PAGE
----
CINCINNATI (FOX19) - The choice between paper or plastic grocery bags might soon be a thing of the past when shopping in Cincinnati.
Single-use plastic bags, like the ones you might get from Kroger or Walmart, have become a mainstay in many households but that is about to change.
Cincinnati City Council is expected to vote this week on banning the bags at all grocery stores, restaurants, and any business that sells food.
The proposal was first introduced back in March but was put on the back burner when the pandemic hit.
Under the plan, you would bring your own reusable tote to the store or get one there for a 5 cent fee.
“Americans use about 22 billion single-use plastic bags every year and it can take up to a thousand years for just one of them to degrade into our planet and while it’s doing that. it’s giving off methane and toxic gases into our environment,” explained Councilman Chris Seelbach.
Seelbach says the City Health Department will enforce the new law but will work with businesses to come into compliance.
If businesses don’t comply, Seelbach says the business will be charged a $100 fine per day.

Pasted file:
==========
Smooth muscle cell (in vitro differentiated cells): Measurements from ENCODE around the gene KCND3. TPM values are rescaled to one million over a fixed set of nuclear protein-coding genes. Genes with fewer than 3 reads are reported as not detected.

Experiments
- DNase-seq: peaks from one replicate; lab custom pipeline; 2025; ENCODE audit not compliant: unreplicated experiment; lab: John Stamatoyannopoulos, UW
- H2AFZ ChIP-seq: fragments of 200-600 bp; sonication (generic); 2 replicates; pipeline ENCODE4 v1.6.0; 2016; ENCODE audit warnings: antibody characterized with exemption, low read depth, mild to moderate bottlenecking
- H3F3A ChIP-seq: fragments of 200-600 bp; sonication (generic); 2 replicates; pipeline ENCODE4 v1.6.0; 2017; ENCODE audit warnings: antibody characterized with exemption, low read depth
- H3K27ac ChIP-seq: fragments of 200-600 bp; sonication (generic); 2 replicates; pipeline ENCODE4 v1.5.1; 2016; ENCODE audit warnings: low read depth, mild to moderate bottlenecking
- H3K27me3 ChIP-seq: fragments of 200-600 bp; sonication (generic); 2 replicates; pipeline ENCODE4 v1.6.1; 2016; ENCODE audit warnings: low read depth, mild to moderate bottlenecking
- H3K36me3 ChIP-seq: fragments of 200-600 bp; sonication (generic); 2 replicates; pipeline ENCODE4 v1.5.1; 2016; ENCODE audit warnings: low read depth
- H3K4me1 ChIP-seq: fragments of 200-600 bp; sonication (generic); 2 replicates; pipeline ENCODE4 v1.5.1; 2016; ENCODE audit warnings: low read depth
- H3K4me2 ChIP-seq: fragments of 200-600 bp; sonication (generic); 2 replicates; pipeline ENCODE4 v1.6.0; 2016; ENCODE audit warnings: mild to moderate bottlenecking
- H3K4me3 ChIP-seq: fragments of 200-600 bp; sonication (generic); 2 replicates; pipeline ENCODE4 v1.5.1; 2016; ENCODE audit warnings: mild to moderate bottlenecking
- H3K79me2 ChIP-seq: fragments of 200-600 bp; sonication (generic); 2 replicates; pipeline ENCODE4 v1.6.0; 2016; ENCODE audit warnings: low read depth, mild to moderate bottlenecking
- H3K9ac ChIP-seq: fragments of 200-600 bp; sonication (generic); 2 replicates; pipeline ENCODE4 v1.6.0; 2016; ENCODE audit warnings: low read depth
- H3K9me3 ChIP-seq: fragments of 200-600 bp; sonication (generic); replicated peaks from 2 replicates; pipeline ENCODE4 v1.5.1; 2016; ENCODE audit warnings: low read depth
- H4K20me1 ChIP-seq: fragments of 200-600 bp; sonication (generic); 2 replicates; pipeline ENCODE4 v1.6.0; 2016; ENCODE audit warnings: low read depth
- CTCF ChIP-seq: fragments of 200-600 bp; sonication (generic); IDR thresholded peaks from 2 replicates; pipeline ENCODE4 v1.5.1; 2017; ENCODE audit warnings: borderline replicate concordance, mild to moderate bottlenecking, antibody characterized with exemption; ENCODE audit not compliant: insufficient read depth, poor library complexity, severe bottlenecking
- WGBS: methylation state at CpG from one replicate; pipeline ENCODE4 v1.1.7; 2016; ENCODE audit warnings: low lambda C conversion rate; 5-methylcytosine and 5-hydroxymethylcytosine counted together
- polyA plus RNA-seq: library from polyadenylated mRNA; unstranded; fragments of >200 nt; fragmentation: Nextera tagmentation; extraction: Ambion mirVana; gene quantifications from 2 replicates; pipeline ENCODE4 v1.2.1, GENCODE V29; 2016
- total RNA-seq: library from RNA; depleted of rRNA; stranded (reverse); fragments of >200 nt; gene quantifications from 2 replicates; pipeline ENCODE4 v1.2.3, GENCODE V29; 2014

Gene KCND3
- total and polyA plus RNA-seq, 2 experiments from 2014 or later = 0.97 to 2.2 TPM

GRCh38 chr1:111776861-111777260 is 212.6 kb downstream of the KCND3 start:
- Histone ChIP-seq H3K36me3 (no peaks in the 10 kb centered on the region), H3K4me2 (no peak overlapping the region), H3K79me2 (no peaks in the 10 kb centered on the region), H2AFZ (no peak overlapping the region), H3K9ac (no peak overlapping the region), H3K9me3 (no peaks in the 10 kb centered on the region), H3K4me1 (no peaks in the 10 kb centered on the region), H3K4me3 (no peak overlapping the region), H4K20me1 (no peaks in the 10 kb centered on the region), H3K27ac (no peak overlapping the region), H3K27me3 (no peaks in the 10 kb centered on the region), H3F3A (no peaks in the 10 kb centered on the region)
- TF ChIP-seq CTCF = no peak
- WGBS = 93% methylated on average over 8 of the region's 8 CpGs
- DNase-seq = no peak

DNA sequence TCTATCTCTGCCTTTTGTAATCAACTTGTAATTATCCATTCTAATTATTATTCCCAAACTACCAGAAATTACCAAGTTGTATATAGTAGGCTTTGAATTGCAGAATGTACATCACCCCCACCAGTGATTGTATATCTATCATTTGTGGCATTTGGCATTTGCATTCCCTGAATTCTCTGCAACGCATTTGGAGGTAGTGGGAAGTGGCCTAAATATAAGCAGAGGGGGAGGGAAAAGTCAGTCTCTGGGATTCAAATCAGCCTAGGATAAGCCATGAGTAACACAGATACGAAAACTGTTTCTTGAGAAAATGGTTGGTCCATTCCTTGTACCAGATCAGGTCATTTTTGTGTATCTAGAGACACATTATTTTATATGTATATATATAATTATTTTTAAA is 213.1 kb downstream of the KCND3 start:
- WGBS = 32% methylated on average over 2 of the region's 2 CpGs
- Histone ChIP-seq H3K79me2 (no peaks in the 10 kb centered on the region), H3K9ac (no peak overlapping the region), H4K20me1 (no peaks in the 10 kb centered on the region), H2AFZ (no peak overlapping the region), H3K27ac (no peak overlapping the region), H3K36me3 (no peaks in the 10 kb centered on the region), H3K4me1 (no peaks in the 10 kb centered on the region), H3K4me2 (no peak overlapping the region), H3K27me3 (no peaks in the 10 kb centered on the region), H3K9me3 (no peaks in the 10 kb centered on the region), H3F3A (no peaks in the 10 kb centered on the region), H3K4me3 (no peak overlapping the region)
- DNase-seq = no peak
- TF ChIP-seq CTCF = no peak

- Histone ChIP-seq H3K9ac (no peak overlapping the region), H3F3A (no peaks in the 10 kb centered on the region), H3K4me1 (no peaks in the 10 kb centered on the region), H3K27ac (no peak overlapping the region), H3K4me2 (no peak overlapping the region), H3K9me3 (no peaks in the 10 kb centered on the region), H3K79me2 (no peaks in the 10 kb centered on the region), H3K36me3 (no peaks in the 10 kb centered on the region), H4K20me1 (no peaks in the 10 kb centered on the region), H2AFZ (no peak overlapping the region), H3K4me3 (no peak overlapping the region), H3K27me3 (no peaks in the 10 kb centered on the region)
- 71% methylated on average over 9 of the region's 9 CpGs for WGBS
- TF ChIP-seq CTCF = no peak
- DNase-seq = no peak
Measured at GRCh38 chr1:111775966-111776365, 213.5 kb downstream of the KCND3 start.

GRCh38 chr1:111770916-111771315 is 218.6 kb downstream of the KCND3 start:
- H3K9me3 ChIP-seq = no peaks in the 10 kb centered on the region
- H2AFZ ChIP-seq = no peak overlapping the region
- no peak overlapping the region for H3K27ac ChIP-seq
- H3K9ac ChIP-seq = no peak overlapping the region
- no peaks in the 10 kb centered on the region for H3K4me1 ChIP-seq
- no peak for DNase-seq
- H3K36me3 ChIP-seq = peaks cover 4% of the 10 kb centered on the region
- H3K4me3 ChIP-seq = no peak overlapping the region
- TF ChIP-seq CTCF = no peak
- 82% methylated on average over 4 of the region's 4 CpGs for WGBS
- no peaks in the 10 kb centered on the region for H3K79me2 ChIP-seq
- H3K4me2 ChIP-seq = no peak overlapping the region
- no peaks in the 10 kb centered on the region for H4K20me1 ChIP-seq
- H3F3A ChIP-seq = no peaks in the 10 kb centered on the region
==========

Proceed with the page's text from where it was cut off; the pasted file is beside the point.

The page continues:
Kroger says it will transition all of its stores by 2025 and supports the ban saying reducing plastic waste.
Here’s a statement from Kroger in 2018:
"In 2018, Kroger became the first major US retailer to announce a phase-out of single-use plastic bags at check out. Our commitment supports Kroger’s Zero Hunger | Zero Waste social impact plan and recognizes we have a responsibility to reduce unnecessary plastic waste that harms our environment and endangers our ecosystem.
"Kroger supports the City of Cincinnati’s proposal to accelerate this work. We like three specific aspects of the proposed ordinance: First, applying the single-use plastic shopping bag ban to both restaurants and retailers is important because we need a community-wide effort to reduce plastic waste to bring us closer to our goal of creating communities free of waste. Second, the inclusion of a small fee on single-use paper bags has proven effective at moving consumers toward reusable bag alternatives, and our ultimate goal is to shift completely over to reusable bags. And third, the proposal provides relief by exempting low-income shoppers from paying this fee.
“Kroger intends to transition to a reusable bag model in all of our stores by 2025. To support our Zero Hunger | Zero Waste plan during this transition period, Kroger will continue to offer customers in-store recycling services for plastic bags and other plastic films, including produce bags, bread bags, deflated air pillows and more.”